How about replacing Putin with Navalny?

An important question remains about Navalny’s ability to channel his street popularity, media savvy, and moral authority into a coherent program for government. Nowhere is Navalny more inscrutable than on economic policy. Formerly a classic free-market liberal, in recent years Navalny has begun to lean left by attacking inequality and corporate greed. But he has so far failed to express a coherent vision for an alternative economic settlement. Navalny is a black box when it comes to the economy, so far. Nobody knows much about his position.

As for Putin, removing him without a concrete economic plan would be either impossible or meaningless so long as most natural resources and heavy industries remain controlled by his allies.

Whether Navalny can succeed without addressing the deep failings of the liberal democratic system with which he would presumably like to replace Putinism is to be seen. Russia's problems are, anyway, quite far removed from failings of the liberal democratic system. Russians are concerned with survival, with basic rights, with the absence of legal institutions etc.”

Notwithstanding all the heroism of Navalny’s convictions and the energy on the streets, the movement still has a long way to go before it becomes a government in waiting. That won’t happen until Navalny and his supporters find their economic and ideological bearings and act on them.


The comparatively large size and nationwide scale of the recent protests surprised many observers and appears to have unnerved the Russian authorities. Police detained over three thousand protesters and bystanders on January 23 only, while there has since been a wave of arrests targeting leading opposition figures.

This heavy-handed approach reflects the Kremlin’s deep-seated fears over a popular uprising. Putin and many of his inner circle remain haunted by the memory of pro-democracy protests in the late 1980s that brought down the Soviet Empire in Central Europe and sparked the 1991 Soviet collapse. Since Ukraine’s 2004 Orange Revolution, they have been obsessed with the threat of a similar uprising inside Russia itself.

Furthermore, Russia has been hard-hit by the coronavirus pandemic, which has imposed pain on an economy already stagnating under the burden of international sanctions. The July 2020 constitutional conjuring trick that extended Putin’s reign until 2036 has also partially fueled the mood of simmering discontent with some Russians looking for change. Meanwhile, ongoing pro-democracy protests in neighboring Belarus have provided the Russian opposition with an unlikely but potent source of inspiration.

Despite this discouraging environment, it is important to maintain a sense of perspective. Since taking power in 2000, Putin has seen off numerous protest movements. He has amassed vast financial reserves to keep his regime afloat in difficult times, and has built up a formidable security apparatus specifically designed to suppress grassroots protests and popular uprisings.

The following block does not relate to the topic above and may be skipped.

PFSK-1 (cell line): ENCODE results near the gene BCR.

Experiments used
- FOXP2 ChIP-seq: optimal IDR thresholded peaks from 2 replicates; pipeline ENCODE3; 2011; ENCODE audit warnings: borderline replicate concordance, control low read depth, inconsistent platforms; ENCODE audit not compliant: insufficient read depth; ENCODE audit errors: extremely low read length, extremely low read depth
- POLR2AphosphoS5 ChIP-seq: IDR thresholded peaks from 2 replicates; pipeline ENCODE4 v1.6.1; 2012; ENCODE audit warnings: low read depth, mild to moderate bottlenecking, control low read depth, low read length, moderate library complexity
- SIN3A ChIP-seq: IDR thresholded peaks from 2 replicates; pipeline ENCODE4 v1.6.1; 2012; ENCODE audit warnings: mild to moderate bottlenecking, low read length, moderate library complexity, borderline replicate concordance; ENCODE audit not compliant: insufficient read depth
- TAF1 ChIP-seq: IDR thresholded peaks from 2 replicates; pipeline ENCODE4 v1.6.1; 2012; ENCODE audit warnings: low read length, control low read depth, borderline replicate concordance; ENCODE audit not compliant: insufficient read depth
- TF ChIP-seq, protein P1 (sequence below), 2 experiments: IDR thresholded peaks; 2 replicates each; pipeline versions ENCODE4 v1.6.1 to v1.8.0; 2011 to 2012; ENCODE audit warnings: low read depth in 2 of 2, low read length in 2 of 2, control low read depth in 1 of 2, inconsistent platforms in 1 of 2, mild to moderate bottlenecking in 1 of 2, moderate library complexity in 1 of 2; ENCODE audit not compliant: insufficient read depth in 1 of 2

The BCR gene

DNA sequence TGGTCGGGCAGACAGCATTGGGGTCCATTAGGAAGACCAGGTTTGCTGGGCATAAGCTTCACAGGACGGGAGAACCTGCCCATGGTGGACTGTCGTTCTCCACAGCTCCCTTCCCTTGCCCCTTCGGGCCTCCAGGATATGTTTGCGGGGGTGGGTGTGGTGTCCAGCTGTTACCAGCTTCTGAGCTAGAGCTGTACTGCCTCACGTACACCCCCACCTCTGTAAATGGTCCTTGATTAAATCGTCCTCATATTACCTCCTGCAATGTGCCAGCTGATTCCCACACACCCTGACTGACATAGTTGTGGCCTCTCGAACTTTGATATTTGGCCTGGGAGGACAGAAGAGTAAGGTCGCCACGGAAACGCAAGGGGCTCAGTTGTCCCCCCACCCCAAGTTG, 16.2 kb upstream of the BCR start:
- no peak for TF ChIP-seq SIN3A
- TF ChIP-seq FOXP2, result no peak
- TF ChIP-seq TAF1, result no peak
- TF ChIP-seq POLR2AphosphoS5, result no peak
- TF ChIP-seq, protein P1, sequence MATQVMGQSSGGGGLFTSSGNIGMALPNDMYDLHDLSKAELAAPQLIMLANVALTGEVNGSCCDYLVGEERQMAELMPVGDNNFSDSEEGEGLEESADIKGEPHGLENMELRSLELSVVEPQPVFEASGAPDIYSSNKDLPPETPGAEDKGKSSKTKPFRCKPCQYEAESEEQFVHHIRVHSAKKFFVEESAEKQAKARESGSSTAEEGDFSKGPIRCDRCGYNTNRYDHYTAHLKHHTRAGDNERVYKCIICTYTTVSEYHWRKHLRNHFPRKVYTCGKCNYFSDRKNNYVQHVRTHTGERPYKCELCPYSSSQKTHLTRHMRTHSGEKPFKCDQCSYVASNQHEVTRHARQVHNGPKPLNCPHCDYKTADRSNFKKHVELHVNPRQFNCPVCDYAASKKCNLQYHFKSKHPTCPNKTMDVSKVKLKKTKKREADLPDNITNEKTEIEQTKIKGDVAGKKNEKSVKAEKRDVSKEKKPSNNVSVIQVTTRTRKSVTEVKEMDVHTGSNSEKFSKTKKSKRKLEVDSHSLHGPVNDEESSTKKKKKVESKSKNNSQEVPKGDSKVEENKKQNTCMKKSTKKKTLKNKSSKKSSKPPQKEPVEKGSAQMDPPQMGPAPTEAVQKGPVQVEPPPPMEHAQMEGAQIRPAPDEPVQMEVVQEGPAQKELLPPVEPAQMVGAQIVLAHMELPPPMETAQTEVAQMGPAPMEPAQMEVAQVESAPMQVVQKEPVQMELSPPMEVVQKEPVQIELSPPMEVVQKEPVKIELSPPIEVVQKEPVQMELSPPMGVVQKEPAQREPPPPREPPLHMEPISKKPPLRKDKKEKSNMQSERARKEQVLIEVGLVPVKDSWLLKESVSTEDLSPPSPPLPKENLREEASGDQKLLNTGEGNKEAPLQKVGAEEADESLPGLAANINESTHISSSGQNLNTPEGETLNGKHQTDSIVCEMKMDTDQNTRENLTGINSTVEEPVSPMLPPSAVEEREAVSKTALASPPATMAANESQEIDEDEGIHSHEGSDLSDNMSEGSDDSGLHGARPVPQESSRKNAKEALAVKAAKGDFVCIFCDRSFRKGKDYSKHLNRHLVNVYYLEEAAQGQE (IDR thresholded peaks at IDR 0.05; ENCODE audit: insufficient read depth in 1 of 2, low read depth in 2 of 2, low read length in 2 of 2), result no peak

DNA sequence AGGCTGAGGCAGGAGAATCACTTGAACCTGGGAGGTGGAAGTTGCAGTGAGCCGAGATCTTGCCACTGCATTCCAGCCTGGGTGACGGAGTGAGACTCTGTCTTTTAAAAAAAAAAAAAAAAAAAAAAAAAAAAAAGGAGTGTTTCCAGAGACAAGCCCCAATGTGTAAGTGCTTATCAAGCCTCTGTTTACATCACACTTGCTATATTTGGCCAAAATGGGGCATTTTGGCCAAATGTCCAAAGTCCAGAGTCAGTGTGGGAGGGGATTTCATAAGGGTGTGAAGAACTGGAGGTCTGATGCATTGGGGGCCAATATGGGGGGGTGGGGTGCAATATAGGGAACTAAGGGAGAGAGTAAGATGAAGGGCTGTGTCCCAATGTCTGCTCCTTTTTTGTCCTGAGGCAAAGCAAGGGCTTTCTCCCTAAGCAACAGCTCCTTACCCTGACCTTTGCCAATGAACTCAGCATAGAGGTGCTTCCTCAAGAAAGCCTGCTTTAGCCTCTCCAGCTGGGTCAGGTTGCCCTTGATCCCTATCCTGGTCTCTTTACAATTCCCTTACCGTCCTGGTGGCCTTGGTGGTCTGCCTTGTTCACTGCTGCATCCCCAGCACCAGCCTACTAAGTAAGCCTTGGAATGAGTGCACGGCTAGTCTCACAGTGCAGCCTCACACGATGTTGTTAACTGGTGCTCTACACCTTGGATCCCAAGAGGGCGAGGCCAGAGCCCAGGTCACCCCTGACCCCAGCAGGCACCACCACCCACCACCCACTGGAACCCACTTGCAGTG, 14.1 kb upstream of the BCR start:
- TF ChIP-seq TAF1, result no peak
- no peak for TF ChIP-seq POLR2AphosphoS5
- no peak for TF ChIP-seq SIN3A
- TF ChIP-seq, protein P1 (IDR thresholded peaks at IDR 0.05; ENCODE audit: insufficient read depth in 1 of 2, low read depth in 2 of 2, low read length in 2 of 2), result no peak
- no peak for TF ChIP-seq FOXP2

Political commentators both inside Russia and around the world are comparing Alexei Navalny’s return to Moscow with Vladimir Lenin's “sealed train” journey from Switzerland to St Petersburg in April 1917. It was the eight-day journey that, as Winston Churchill wrote “turned upon Russia the most grisly of all weapons. They transported Lenin in a sealed truck like a plague bacillus from Switzerland to Russia”. Thus, the last time a major opposition leader was allowed to return home from Germany unimpeded, it did not end well for Russia’s ruling elite and sparked the October Revolution which, by the end of 1917, brought Lenin and his Bolshevik supporters in full control.

The harsh police response suggests Putin is worried that the contagion of color revolutions could spread to Russia, as it did to Belarus, unless the protests are suppressed decisively. At this stage, the protests do not represent a threat to the regime, and it is unclear whether Navalny supporters will succeed in prolonging them, as occurred in Belarus last year. Russian leaders will need to assess whether an intensified crackdown and a long prison sentence for Navalny will give impetus to even larger protests, or whether intimidation will succeed in pacifying the situation.

Putin may attempt to deescalate by giving his opponent a short prison sentence and taking token steps against corruption, while disavowing any connection to “Putin’s Palace. But he is unlikely to allow Navalny to go free and resume his political activities, especially with parliamentary elections on the horizon in September that could be disrupted by Navalny’s “smart voting” tactics.

Kremlin watchers also point out that it’s far from clear who might be being groomed to succeed Putin, Russia’s longest-serving leader since Joseph Stalin. The list of potential candidates is very limited and the return of former president Dmitry Medvedev cannot be ruled out. Medvedev’s removal as Prime Minister early in 2020 and his subsequent appointment as Deputy Chairman of the Security Council has shielded him from criticism over the economic fallout of the pandemic. Some believe this has been engineered to allow him to stand as a more palatable candidate to extend United Russia’s grip on the presidency.

All of which puts Navalny’s return to Russia into context. As Putin’s United Russia develops its long-term plans for control of the Russian Federation, the big question being asked around the world is whether the opposition figurehead, for now in prison, can - like Lenin in 1917 - galvanise events as a catalyst for change.

If history is a guide, Putin may prevail. Waves of protests have rocked Russia a handful of times in the last decade before fizzling out. The Russian president still has his supporters, many Russians are indifferent and the opposition doesn’t hold many cards. How both sides now act will determine who will prevail.